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Old 09-28-2012, 04:17 AM   #46
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Originally Posted by keishashadow View Post
OP what a hassle for your family, sorry to hear. Confused though as to HM procedure, perhaps it's changed since we visited in June. Did your mother have a GAC card? Thought those with mobility issues went to the right side there and used hallway or direct access depending on needs, has this changed?
She's never needed a GAC card in the past. Just the CMs seeing her ECV has always been enough. The first two CMs at Haunted Mansion both said it wasn't a problem avoiding the strecthing room, using that back hallway, or stopping the moving walkway. It was the third CM (and the fourth that joined him) that was so mean. He said she had no choice but to go through the stretching room with her ECV, make her way through the crowd in the dark, and that they no longer used the back hallway or stopped the belt to let people on and if she couldn't get on like everybody else, then she probably would not be able to ride. We tried to explain that her eyes did not adjust to darkness very well and she would not be safe in that crowd, but he said that was her only choice if she wanted to ride.

Originally Posted by keishashadow View Post
sorry to hear that. Many people have a visual impairments to the extent where they are legally not permitted to drive at night (even with corrective lenses). Navigating an ECV in low light in unfamiliar area with human obstacles (i.e. disneyworld attractions and even park walkways when crowded) is a scary thought both for the guest in question and those around them. Guess it's something that needs to be addressed with guest services.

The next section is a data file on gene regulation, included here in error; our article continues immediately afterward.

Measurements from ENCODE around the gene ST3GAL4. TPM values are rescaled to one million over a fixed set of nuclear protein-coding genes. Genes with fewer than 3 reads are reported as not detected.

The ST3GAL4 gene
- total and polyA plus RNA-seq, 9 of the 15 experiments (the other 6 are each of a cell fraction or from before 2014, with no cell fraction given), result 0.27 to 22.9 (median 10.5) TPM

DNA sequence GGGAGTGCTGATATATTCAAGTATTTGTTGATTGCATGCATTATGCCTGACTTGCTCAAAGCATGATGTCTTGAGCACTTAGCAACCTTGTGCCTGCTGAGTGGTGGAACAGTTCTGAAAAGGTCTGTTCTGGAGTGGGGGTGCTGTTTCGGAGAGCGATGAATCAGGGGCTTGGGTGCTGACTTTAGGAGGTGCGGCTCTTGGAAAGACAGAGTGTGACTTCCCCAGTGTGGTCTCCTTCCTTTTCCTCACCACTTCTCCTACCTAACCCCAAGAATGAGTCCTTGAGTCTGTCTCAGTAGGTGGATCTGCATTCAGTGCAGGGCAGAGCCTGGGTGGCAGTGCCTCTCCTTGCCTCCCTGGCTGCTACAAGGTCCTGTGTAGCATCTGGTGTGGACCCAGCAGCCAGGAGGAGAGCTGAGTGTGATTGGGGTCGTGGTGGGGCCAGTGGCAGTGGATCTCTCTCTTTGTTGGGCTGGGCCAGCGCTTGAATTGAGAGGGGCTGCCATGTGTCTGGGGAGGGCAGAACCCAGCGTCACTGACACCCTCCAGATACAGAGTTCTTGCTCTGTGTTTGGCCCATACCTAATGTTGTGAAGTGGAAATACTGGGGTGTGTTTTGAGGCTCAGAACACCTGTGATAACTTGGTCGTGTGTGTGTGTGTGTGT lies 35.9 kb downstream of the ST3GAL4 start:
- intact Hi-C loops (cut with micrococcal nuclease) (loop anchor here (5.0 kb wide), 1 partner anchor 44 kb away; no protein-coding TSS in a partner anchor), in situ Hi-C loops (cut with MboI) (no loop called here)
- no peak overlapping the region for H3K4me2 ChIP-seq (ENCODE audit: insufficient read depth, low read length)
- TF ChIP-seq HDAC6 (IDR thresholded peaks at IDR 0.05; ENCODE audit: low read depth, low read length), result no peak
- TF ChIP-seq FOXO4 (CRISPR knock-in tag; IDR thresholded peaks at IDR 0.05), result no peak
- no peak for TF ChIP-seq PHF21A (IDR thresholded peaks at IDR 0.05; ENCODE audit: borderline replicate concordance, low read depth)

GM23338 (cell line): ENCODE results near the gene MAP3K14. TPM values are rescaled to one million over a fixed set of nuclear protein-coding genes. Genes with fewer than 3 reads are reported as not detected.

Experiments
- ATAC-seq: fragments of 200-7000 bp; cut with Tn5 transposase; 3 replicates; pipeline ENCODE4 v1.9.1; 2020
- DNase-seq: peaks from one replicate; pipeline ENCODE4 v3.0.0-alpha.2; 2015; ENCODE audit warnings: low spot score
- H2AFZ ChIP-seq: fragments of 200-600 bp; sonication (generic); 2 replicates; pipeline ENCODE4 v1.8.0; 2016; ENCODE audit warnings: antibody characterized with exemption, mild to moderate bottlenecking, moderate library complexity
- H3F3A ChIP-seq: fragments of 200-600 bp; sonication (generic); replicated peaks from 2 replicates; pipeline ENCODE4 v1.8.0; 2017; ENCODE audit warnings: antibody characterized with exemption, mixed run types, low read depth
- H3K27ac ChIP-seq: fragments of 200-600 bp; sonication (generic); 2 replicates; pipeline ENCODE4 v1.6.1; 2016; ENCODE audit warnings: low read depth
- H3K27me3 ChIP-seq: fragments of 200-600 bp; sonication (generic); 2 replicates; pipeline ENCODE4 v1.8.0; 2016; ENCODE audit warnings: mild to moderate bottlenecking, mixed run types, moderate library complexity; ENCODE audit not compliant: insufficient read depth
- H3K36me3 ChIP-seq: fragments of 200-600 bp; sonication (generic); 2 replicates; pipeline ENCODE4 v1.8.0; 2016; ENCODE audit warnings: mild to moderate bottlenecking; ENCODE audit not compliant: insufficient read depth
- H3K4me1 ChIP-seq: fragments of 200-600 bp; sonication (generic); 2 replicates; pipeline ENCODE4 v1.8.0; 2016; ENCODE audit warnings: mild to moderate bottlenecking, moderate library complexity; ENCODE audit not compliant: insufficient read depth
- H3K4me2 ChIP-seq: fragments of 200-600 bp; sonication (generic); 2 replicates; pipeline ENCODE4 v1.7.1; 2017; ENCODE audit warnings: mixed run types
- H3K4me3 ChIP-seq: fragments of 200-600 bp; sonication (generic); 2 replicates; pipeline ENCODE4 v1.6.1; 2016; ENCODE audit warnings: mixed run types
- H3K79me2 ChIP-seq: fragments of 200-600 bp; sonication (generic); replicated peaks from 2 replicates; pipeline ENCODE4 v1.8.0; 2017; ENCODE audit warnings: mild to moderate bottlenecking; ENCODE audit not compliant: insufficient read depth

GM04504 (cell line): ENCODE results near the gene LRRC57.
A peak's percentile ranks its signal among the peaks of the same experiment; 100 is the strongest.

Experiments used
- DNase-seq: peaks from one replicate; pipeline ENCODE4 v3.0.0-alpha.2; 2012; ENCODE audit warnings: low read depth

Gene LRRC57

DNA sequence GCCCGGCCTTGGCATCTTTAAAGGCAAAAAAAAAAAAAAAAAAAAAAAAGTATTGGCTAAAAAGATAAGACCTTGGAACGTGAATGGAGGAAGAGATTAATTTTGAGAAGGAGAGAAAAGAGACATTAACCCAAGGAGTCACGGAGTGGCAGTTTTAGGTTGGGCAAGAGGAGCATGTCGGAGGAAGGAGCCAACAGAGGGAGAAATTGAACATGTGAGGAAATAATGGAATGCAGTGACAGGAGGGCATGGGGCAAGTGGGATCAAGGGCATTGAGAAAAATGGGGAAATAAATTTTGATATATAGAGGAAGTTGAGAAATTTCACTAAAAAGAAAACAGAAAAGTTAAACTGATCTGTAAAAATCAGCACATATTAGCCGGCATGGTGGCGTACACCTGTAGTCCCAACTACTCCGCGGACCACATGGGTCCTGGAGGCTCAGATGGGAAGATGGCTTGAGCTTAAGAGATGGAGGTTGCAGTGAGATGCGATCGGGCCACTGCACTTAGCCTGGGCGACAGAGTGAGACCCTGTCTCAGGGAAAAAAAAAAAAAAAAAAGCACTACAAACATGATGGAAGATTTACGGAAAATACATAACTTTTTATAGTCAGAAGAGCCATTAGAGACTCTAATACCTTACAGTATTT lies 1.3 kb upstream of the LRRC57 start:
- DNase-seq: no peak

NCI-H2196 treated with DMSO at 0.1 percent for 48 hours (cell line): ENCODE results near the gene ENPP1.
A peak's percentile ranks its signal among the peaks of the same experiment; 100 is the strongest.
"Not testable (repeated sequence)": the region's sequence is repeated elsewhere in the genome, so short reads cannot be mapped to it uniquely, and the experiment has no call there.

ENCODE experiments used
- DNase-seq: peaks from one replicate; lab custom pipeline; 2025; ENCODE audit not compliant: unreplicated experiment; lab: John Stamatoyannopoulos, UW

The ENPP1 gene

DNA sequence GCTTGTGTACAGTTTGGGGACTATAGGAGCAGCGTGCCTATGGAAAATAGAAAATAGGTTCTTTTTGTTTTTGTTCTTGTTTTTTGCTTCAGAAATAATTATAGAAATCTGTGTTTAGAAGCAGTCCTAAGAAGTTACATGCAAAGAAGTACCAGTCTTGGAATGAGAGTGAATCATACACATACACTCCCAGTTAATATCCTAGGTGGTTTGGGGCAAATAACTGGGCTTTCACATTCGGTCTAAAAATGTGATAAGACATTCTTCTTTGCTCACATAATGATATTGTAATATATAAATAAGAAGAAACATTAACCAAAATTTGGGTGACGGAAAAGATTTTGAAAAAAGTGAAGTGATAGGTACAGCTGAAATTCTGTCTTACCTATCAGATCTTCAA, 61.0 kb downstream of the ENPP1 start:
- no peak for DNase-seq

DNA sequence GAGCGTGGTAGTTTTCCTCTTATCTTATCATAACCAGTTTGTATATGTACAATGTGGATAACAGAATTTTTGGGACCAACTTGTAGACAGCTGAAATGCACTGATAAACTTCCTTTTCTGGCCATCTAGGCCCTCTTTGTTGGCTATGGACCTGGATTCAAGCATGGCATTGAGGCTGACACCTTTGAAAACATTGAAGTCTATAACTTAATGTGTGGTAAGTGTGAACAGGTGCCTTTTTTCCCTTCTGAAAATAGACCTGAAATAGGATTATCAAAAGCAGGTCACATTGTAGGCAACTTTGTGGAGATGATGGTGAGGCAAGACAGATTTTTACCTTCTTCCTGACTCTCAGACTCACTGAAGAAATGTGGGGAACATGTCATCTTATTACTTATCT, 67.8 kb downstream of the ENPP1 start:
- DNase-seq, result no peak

I agree! My mom turned 79 y/o the day after we left down there, but she still gets around fairly well here at home with a cane. She even still drives and has never had a wreck, but she never, ever drives at night. There is no restriction on her driver license, but she knows she can't see well at night, so doesn't drive at night. Coming out of the bright sunlight into the darkness inside Haunted Mansion, there is no way her eyes could adjust. She would not be safe in that crowd with the darkness and since they refused to let her use the back hallway to avoid the crowd (plus refused to stop the moving belt) we just didn't get to ride.

Originally Posted by rock_doctor View Post
...and this is why my mom refuses to go to the Magic Kingdom. She has to use her scooter and she knows it will not go well so she just doesn't go. Sadly, the older sections of WDW are not very handicap accessible (they are to some extent but not easily). I know the ADA did not exist in the 70s but with an ever increasing number of guests using scooters and wheel chairs you would think they would want to keep everything easily accessible for those guests but it does seem they are making things ever increasingly more difficult. I was very frustrated last trip.
Actually we've never had a problem at MK before, nor did we have a single problem at any of the other parks this time. It just seemed like we ran into one bad CM after another that particular day at MK.

Last edited by aubriee; 09-28-2012 at 04:41 AM.
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Old 09-28-2012, 10:49 AM   #47
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I think one of the reasons I get less of a hassle is because I am in a personal power wheelchair and not a scooter(ecv). I have not been asked to park outside and walk 200 ft and they do stop the belt for me at HM. I am not comfortable driving in the regular line because it is just plain chaos. Not a line at all. Low light makes it impossible to see feet and others tend to bump into the controller causing the w/c to move in unexpectantly. Not safe for other guests. If I have a companion they can position themselves to protect the controller. Too bad if I am alone.

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